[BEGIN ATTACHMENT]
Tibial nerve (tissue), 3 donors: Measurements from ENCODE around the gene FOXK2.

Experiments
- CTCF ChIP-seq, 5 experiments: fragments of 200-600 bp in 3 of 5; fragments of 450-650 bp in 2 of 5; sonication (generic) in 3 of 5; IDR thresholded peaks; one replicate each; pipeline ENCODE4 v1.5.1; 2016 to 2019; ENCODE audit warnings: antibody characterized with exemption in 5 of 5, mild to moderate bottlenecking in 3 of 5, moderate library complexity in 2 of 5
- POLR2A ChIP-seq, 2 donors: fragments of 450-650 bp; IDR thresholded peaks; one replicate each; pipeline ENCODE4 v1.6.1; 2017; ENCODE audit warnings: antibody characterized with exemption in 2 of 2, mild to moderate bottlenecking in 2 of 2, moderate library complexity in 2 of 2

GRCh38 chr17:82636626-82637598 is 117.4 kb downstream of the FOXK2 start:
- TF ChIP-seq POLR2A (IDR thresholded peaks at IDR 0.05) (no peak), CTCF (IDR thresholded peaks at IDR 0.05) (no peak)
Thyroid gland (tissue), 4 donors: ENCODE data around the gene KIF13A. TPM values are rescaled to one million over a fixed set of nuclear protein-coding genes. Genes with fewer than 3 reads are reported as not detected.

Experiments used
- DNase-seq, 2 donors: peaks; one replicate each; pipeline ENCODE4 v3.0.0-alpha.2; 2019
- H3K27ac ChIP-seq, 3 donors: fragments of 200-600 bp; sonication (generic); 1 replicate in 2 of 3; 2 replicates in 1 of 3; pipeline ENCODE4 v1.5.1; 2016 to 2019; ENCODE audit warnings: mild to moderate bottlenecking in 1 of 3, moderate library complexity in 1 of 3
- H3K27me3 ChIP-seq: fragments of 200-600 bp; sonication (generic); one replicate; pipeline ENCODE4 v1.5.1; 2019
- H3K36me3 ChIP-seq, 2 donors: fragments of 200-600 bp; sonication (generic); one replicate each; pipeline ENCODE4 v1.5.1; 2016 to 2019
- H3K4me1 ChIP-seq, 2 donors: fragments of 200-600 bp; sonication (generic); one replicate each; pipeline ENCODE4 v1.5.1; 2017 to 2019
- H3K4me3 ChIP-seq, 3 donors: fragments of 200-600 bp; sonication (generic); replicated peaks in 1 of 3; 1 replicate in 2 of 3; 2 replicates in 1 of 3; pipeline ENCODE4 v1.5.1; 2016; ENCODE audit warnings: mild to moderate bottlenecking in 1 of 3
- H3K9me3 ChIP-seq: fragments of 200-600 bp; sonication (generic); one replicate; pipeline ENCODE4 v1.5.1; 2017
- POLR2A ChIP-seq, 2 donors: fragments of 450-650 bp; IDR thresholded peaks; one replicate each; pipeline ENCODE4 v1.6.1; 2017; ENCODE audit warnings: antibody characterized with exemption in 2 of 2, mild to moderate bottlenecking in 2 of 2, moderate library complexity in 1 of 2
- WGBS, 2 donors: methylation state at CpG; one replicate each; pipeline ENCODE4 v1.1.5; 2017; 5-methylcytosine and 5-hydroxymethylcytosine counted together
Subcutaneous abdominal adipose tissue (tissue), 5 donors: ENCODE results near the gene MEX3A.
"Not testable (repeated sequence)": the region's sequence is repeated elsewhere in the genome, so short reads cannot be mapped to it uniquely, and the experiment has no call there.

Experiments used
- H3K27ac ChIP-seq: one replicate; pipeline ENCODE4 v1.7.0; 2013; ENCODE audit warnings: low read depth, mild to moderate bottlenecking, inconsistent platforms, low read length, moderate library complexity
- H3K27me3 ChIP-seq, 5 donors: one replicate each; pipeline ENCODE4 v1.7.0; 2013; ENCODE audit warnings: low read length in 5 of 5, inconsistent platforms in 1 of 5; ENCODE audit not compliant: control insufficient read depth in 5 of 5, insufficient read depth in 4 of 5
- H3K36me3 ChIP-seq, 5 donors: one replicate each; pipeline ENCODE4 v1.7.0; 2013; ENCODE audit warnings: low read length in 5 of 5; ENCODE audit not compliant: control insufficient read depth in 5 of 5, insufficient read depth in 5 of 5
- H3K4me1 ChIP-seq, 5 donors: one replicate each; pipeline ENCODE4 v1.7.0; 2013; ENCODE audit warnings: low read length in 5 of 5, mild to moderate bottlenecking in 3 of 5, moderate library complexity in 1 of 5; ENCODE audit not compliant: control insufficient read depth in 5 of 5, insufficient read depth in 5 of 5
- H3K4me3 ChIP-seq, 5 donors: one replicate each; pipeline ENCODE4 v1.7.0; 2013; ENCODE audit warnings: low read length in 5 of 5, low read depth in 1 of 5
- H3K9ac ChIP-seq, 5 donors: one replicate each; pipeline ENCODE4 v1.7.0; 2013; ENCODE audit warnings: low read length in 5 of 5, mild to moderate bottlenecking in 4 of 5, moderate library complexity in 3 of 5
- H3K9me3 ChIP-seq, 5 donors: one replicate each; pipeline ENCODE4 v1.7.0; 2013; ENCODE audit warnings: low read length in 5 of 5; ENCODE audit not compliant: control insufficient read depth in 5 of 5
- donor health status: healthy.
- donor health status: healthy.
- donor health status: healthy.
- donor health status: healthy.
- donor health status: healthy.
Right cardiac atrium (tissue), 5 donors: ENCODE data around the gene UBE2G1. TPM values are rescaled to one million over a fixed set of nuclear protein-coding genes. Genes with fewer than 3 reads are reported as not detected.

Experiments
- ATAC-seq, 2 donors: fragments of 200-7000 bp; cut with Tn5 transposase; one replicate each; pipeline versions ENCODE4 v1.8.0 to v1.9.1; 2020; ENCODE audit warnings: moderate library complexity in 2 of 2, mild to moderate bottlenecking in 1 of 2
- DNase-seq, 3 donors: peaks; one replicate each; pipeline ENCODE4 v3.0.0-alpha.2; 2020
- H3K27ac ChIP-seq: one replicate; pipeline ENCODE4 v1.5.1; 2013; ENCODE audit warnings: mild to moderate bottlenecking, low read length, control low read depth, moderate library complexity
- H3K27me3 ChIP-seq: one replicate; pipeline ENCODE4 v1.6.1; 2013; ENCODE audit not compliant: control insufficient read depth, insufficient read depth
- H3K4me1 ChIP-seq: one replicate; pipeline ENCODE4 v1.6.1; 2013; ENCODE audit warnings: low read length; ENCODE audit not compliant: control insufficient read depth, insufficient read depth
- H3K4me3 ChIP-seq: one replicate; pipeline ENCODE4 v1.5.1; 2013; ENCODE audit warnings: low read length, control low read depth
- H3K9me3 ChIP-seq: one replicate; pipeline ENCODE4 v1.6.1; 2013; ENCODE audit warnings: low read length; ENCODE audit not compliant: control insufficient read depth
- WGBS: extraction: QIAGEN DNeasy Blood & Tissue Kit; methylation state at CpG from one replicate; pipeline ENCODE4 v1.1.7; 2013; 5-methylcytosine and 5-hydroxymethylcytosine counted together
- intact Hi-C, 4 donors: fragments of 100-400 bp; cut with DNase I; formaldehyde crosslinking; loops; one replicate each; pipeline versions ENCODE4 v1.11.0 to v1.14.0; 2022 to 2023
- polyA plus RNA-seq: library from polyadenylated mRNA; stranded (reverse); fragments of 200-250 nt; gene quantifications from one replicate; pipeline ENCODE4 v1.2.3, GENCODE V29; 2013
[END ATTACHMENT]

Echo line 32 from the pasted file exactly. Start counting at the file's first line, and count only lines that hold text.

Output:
- donor health status: healthy.